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By: Jezerae Stewart/ Contributor
Very recently, my hair was braided into long box braids, and I have been given countless compliments on it. Despite the fact that I am extremely self-assured I have to admit it feels nice to hear such kind words, especially since I was so apprehensive to get the braids done the first place.
My concerns did not stem from inexperience. My hairstyles have changed over the years and braids have been a reoccurring look for me. They are low-maintenance and help keep my hair from drying out. Last year I wore my hair in braids for the first time in six years — the longest time I had gone without them. Initially I didn’t hide my braids, but I wasn’t showing them off either. I avoided taking pictures when out with my friends because I was afraid that people would judge my tresses before getting to know the person they were attached to. I didn’t want to be seen unkempt, unprofessional or undesirable. Having these ridiculous traits associated with braids, cornrows or dreads is not an uncommon experience for people of colour. A student from Claflin University in South Carolina was told that if she wanted to be successful in her internship that natural Black hairstyles, or “nappy [hair]” isn’t “happy here.”
Most of all I am upset knowing these stereotypes were influencing the way I feel about myself. In some respect, they always have. In the past year I’ve considered the influence of cultural appropriation and assimilation in my life. Dominant races are called ‘trendy’ when wearing cornrows or hoop earrings, whereas people of colour are labeled ‘ratchet.’ This is what cultural appropriation looks like. Kylie Jenner’s ‘boxer braids’ were labeled as a workout hairstyle, which completely disregarded the origin of the hairstyle. Just because the braids are commonly worn amongst female boxers and UFC fighters it does not mean we should call it anything other than what they actually are called — cornrows. I have avoided wearing sneakers, big hoop earrings, headscarves or anything that would signal my “blackness” as if it was a measure of my style. The fact that I feel inferior to White people when I wear braids stems from racism and assimilation. Instead of embracing the natural texture of my hair, I continue to treat (and damage) it to fit in. One could say that my personal experiences alone are not a reflection of societal attitudes towards black hairstyles, but as the Claflin University student can attest, this issue is bigger than myself.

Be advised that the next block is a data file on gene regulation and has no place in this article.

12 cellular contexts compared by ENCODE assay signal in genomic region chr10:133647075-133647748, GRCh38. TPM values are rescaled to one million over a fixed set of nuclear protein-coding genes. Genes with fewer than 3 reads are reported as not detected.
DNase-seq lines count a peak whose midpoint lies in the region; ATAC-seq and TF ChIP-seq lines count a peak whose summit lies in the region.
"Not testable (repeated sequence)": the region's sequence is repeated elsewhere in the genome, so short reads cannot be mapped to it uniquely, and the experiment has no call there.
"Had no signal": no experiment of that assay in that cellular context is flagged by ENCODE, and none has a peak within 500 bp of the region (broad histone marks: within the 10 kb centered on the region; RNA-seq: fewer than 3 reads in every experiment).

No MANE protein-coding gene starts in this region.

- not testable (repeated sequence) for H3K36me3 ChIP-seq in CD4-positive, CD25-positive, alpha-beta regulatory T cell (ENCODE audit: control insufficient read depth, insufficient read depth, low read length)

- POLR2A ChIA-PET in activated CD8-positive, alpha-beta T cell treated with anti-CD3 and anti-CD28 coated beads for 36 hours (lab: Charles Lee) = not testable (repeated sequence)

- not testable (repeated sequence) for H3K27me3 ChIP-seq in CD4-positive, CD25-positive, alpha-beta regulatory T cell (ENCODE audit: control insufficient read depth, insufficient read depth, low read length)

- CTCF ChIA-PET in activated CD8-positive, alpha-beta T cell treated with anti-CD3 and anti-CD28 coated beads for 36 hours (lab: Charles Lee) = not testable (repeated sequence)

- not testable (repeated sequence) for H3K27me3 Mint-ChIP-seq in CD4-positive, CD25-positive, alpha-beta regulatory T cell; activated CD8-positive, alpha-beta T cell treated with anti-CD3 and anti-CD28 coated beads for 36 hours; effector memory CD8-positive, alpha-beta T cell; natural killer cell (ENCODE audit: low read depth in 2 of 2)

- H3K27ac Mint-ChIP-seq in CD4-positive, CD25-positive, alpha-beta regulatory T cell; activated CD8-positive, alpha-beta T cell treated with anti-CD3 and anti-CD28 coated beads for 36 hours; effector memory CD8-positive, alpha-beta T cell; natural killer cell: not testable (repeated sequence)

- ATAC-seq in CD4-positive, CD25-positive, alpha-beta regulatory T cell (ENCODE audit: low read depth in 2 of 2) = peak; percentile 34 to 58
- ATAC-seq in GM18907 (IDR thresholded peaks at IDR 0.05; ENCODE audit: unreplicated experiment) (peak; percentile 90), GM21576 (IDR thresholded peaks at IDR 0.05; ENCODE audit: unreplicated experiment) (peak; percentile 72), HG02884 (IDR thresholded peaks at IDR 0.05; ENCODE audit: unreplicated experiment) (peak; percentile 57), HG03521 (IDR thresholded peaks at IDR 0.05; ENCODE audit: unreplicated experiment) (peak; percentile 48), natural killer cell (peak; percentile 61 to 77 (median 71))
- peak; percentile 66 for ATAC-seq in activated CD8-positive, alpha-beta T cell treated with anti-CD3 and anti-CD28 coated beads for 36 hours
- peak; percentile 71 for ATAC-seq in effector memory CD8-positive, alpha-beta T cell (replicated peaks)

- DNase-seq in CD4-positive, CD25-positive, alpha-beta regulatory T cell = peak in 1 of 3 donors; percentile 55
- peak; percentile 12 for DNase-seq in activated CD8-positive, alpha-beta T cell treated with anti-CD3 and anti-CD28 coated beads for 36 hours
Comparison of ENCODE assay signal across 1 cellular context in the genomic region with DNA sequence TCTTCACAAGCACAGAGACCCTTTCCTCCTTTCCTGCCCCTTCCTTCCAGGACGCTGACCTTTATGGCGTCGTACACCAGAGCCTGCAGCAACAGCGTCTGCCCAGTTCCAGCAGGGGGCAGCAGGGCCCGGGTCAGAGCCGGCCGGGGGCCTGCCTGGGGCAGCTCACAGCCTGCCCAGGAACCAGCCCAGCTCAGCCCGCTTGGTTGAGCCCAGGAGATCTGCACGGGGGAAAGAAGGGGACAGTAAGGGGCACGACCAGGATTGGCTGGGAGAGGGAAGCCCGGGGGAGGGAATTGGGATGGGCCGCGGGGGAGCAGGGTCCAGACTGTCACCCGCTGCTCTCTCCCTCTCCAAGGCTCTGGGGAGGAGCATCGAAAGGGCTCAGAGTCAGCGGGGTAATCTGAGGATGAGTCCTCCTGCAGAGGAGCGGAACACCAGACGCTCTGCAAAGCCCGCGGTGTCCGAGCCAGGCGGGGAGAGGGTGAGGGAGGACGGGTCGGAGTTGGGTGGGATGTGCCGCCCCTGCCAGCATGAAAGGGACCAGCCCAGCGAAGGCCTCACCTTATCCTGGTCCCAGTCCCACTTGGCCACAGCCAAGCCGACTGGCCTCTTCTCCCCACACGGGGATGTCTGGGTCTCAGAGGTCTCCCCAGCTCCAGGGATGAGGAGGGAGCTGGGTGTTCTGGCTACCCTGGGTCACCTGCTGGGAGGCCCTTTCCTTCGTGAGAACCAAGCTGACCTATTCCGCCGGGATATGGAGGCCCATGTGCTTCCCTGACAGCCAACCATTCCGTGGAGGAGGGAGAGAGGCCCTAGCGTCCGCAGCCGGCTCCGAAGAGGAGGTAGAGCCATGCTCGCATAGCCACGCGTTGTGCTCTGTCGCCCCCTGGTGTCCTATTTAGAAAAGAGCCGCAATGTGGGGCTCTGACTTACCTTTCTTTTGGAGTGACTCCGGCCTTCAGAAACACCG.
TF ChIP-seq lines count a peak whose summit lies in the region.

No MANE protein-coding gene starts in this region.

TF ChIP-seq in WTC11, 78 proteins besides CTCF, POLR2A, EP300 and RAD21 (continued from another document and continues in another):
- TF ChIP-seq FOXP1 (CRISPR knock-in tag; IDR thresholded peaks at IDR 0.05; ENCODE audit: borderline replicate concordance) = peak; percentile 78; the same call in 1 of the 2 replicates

I avoided taking pictures when out with my friends because I was afraid that people would judge my tresses before getting to know the person they were attached to.
Maybe it was Beyoncé’s release of Formation or my recent obsession with Zoe Kravitz, but I am currently rocking box braids, wearing the latest addition to my sneaker collection (Nike Air Max 90’s if you must know) and for the first time in a long time I feel empowered. I am packing up the cultural normalcies that fostered my insecurities and sending them in a box to the left. The culture our society emulates will no longer make me feel like less than myself for embracing a part of my culture. At the end of the day I cannot tell another person how to dress or wear their hair, but hopefully different perspectives will facilitate understanding and respect for all expressions of culture.